There's a hidden treasure in the North Carolina mountains. You have to drive just about as far west as you can go, towards Murphy, but just before you get that far if you take a little jaunt south, you'll find Brasstown, NC.
Brasstown isn't really much of a town. There's a post office and a few other buildings. The small country store with a couple of gas pumps is called Clay's Corner and is the self proclaimed Opossum Capital of the World.
But turn onto Brasstown Road next to Clay's Corner and you enter a fascinating little piece of the world called the John C. Campbell Folk School. If you are a crafter, musician, dancer, or storyteller, you enter heaven. Even if you're not, you might be before you leave, because the Folk School was started in 1925 for the express purpose of keeping the traditional folk arts alive and well in a non-competitive, community oriented environment. Browse the Folk School catalog and you will find a wide variety of classes. Wood working, knitting, calligraphy, blacksmithing, quilting, writing, and the list goes on and on.
My husband, a wood worker, was told about the Folk School about two years ago, and immediately wanted to attend a class there. He was originally looking at a class in May of 2009, but as soon as I found out about it I wanted to go too, and I couldn't take the needed time off work in May. So we made a deal. If he would wait to go when I could go too, we'd pick the week we went based on when the class he wanted was offered, because I was positive I could find something I wanted to take. The class he wanted was offered again in November 2009, so we started planning.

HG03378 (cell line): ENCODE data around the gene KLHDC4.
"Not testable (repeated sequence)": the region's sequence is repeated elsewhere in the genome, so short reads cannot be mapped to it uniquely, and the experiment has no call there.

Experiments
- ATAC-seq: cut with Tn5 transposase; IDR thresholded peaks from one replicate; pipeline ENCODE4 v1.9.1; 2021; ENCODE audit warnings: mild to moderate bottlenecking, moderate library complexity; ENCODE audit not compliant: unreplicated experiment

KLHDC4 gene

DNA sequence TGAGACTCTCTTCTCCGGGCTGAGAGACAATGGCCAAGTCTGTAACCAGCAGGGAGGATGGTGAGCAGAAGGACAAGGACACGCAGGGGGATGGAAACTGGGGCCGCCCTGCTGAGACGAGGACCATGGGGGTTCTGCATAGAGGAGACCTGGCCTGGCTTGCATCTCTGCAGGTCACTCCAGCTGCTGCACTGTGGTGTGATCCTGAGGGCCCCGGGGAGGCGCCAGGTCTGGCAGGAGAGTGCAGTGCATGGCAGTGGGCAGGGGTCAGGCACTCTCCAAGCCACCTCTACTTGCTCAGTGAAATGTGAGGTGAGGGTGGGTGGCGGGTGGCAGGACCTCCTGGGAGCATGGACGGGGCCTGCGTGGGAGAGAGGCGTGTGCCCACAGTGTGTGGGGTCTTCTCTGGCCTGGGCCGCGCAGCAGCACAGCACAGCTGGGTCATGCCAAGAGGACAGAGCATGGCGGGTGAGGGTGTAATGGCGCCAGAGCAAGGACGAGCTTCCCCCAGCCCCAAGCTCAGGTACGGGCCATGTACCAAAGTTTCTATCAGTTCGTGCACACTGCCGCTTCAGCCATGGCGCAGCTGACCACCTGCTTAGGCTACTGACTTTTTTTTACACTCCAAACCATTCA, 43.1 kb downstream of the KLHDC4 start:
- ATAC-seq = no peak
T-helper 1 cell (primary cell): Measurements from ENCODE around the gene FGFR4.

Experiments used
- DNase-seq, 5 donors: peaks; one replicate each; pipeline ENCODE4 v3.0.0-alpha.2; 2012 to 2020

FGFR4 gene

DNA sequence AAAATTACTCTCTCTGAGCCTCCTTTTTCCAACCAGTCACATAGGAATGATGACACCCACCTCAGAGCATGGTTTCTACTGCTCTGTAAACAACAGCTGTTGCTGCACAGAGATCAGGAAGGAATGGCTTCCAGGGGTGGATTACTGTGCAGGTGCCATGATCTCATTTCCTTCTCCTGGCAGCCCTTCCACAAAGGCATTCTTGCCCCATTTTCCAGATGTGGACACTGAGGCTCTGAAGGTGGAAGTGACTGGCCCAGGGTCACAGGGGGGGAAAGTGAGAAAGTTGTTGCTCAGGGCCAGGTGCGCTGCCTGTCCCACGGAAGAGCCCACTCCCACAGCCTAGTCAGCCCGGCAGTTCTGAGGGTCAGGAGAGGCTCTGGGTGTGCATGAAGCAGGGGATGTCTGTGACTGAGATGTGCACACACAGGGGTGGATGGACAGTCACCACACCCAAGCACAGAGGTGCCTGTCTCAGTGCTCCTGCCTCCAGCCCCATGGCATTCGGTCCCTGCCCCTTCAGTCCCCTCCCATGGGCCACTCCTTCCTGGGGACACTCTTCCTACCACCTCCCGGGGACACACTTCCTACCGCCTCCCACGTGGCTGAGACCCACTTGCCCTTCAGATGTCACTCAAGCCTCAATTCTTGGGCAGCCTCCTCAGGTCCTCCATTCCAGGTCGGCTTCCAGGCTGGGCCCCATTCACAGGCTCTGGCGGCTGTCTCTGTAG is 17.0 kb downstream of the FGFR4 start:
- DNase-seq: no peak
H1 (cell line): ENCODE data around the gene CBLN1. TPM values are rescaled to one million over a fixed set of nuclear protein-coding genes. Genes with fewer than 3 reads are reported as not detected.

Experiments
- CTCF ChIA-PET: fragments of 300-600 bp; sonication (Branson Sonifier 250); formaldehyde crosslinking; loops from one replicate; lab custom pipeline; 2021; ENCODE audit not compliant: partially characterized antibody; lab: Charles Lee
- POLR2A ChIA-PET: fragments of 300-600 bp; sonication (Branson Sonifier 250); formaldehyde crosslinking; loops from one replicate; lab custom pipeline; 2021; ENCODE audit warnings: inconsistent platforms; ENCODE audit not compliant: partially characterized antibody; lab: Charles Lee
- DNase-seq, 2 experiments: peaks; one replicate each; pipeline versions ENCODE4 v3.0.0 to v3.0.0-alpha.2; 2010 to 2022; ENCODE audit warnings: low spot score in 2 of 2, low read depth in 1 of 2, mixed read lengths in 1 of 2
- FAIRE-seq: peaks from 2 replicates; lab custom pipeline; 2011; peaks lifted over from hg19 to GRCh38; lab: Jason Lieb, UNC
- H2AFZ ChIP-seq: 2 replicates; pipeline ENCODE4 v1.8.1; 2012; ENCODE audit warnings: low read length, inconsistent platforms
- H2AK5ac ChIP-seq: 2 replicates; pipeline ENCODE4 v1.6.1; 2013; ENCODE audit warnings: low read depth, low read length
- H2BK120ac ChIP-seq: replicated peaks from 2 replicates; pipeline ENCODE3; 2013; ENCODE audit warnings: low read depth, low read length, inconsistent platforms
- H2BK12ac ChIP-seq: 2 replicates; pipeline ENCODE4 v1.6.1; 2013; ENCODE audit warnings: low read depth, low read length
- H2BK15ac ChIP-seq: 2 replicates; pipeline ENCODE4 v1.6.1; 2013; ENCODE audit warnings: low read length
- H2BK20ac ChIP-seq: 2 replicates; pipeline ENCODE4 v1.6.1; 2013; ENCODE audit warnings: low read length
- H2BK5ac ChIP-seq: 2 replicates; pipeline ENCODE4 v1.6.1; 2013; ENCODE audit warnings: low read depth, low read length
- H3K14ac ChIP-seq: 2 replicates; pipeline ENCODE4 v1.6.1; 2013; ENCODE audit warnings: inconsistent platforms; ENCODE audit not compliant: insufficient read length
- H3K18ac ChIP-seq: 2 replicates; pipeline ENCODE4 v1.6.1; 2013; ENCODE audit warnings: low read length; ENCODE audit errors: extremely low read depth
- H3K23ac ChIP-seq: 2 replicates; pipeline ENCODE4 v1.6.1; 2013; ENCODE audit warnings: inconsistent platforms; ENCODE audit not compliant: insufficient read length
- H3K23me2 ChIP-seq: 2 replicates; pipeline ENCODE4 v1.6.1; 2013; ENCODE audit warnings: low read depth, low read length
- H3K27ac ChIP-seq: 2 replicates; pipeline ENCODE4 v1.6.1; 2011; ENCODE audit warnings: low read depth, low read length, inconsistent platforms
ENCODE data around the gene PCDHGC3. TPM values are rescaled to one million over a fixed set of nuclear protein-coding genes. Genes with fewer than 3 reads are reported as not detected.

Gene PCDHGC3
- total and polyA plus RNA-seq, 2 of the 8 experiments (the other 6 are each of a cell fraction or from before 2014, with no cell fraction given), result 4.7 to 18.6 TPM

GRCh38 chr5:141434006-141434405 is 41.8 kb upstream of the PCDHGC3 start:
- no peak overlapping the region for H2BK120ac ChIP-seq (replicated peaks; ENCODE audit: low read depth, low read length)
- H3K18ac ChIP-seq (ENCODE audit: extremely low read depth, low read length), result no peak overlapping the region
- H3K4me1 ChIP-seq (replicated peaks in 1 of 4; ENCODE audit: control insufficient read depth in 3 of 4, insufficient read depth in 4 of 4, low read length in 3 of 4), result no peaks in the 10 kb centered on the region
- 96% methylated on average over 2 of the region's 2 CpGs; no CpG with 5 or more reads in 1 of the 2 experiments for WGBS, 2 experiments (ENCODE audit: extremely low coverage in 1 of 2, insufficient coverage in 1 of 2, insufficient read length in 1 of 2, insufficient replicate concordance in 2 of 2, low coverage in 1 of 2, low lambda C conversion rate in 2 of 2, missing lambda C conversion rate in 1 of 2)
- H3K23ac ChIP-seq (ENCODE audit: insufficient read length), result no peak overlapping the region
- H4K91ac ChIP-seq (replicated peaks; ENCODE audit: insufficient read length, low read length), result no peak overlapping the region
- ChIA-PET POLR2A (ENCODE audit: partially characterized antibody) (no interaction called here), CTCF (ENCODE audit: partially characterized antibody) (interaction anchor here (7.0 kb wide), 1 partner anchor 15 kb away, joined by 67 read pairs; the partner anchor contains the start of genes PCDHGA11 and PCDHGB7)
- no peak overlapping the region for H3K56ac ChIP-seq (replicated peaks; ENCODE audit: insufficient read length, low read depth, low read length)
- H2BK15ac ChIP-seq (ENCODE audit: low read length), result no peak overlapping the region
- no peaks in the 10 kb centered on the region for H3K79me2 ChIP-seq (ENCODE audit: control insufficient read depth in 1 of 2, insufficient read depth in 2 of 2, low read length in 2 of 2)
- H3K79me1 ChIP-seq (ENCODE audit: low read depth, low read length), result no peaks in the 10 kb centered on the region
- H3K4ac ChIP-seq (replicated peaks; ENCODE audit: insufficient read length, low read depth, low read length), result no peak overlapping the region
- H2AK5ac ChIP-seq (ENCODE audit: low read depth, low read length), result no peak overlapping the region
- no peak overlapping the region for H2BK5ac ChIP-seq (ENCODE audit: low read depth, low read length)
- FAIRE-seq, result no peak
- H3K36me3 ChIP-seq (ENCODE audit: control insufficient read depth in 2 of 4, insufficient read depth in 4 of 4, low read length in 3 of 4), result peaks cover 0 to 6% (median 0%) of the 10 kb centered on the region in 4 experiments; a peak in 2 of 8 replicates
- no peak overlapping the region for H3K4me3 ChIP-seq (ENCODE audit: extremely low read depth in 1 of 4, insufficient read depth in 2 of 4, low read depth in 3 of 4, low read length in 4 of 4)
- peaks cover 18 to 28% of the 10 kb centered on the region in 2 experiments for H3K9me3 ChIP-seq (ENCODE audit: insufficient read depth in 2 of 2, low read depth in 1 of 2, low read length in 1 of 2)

I initially was hoping to take a knitting or spinning class, but since the class offerings vary each week there wasn't one being offered the same week as my husband's class. I considered taking a class in Italic calligraphy, since I do calligraphy, but am completely self-taught, however a writing class was being offered and I was still talking about writing a lot, but actually doing very little writing, so I signed up for the writing class in hopes of writing motivation. We couldn't wait to go, but it was only January.
We went to the Folk School in November 2009, completely psyched about the classes we had signed up to take, and we weren't disappointed at all. The classes were fabulous. What we were totally unprepared for was the rest of the experience.
The Folk School is a community. The students that come to the school range in age from 18 to 80's+, are from all over the country and the world, and during the week that you are there, they are your community, and you will never want to leave. You will live together, eat together, learn together, dance, laugh and sing together, and you will have the time of your life.
Forget fancy hotel rooms, the accommodations are mostly houses that have been donated to the school or bought over time and converted into rooms. Some have private baths in the room, some have baths shared between 2 or 3 rooms, and there is also some dormitory style housing with hall baths upstairs in the main building. They are nothing spectacular, but they are clean and decent, and if you don't stay on campus, you will miss a huge part of the experience.